Hyperprolactinaemia is an important but neglected adverse effect of antipsychotic medication. It occurs frequently with conventional antipsychotics and some atypical antipsychotics (risperidone and amisulpride) but is rare with other atypical antipsychotics (aripiprazole, clozapine, olanzapine, quetiapine, ziprasidone). For this reason the terms 'prolactin-sparing' and 'prolactin-raising' are more useful than 'atypical' and 'conventional' when considering the effect of antipsychotic drugs on serum prolactin. During antipsychotic treatment prolactin levels can rise 10-fold or more above pretreatment values. In a recent study approximately 60% of women and 40% of men treated with a prolactin-raising antipsychotic had a prolactin level above the upper limit of the normal range. The distinction between asymptomatic and symptomatic hyperprolactinaemia is important but is often not made in the literature. Some symptoms of hyperprolactinaemia result from a direct effect of prolactin on target tissues but others result from hypogonadism caused by prolactin disrupting the normal functioning of the hypothalamic-pituitary-gonadal axis. Symptoms of hyperprolactinaemia include gynaecomastia, galactorrhoea, sexual dysfunction, infertility, oligomenorrhoea and amenorrhoea. These symptoms are little researched in psychiatric patients. Existing data suggest that they are common but that clinicians underestimate their prevalence. For example, well conducted studies of women treated with conventional antipsychotics have reported prevalence rates of approximately 45% for oligomenorrhoea/amenorrhoea and 19% for galactorrhoea. An illness-related under-function of the hypothalamic-pituitary-gonadal axis in female patients with schizophrenia may also contribute to menstrual irregularities. Long-term consequences of antipsychotic-related hypogonadism require further research but are likely and include premature bone loss in men and women. There are conflicting data on whether hyperprolactinaemia is associated with an increased risk of breast cancer in women. In patients prescribed antipsychotics who have biochemically confirmed hyperprolactinaemia it is important to exclude other causes of prolactin elevation, in particular tumours in the hypothalamic-pituitary area. If a patient has been amenorrhoeic for 1 year or more, investigations should include bone mineral density measurements. Management should be tailored to the individual patient. Options include reducing the dose of the antipsychotic, switching to a prolactin-sparing agent, prescribing a dopamine receptor agonist and prescribing estrogen replacement in hypoestrogenic female patients. The efficacy and risks of the last two treatment options have not been systematically examined. Antipsychotic-induced hyperprolactinaemia should become a focus of interest in the drug treatment of psychiatric patients, particularly given the recent introduction of prolactin-sparing antipsychotics. Appropriate investigations and effective management should reduce the burden of adverse effects and prevent long-term consequences. Copyright 2004 Adis Data Information BV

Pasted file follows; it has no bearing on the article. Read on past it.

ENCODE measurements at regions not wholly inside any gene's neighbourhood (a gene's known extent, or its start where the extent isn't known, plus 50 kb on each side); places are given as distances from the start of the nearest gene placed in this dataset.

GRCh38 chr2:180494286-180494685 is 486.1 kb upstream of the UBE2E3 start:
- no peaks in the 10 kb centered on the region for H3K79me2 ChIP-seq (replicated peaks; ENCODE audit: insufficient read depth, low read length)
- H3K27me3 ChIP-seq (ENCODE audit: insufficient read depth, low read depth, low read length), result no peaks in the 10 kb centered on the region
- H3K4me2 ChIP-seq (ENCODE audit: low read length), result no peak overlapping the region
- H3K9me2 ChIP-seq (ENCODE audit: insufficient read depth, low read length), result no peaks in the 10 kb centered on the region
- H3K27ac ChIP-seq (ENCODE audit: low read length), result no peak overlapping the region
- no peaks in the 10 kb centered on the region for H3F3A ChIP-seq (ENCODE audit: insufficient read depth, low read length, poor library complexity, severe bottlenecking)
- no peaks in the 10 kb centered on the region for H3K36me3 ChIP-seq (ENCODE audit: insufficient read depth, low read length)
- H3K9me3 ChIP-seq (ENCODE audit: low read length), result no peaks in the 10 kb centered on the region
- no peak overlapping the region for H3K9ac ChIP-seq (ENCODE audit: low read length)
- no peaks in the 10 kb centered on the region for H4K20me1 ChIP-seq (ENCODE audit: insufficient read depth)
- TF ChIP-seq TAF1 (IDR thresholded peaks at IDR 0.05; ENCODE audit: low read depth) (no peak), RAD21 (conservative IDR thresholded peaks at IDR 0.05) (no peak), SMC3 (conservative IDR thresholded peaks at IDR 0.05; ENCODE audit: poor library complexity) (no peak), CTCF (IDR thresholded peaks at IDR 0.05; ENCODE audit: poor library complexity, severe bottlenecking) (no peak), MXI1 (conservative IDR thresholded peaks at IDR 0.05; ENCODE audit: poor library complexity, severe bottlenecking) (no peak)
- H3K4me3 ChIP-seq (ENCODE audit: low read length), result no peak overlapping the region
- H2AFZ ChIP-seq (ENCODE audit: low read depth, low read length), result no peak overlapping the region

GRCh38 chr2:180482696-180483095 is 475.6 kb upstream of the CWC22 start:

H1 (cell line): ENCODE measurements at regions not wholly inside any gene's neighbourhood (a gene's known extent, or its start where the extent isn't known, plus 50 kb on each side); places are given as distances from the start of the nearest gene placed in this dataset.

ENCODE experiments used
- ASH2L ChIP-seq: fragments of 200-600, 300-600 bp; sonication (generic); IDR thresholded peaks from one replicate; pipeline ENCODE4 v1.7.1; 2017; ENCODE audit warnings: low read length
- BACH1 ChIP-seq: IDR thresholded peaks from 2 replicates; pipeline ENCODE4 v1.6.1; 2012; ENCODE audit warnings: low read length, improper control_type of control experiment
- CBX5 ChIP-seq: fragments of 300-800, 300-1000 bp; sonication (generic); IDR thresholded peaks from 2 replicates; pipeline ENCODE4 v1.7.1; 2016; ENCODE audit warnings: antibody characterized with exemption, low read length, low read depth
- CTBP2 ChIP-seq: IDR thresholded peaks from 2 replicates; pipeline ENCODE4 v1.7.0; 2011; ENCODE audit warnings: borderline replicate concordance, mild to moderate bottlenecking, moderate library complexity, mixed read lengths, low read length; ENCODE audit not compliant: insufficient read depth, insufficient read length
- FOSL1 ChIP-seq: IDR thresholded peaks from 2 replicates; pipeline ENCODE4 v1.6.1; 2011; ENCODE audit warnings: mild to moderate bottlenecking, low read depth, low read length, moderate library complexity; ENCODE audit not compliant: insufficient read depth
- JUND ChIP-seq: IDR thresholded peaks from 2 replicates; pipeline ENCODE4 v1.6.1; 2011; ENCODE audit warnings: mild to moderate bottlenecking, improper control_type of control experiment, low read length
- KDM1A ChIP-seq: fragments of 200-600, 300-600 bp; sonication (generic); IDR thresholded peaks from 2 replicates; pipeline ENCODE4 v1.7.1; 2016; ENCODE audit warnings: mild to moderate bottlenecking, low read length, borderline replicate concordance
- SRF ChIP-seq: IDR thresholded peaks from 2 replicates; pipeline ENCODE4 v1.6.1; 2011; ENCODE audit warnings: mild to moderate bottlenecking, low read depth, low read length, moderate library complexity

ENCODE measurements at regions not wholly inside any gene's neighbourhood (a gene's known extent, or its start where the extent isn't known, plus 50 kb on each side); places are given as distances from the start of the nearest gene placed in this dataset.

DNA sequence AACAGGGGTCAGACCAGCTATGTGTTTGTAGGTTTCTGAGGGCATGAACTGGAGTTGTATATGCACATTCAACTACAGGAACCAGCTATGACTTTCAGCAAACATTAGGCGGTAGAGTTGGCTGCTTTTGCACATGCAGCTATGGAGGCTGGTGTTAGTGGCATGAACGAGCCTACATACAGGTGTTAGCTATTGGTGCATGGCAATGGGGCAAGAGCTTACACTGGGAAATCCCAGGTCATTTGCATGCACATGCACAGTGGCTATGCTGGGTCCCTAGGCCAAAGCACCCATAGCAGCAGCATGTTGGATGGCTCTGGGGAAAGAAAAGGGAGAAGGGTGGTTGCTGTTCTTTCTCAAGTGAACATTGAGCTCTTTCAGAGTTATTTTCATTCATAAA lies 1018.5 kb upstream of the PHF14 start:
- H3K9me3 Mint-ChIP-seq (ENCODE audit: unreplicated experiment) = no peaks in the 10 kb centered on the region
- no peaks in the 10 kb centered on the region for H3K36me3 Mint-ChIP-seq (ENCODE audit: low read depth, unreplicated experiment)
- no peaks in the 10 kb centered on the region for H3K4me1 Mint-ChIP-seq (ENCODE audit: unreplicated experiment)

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              Olanzapine versus haloperidol in the treatment of schizophrenia and schizoaffective and schizophreniform disorders: results of an international collaborative trial.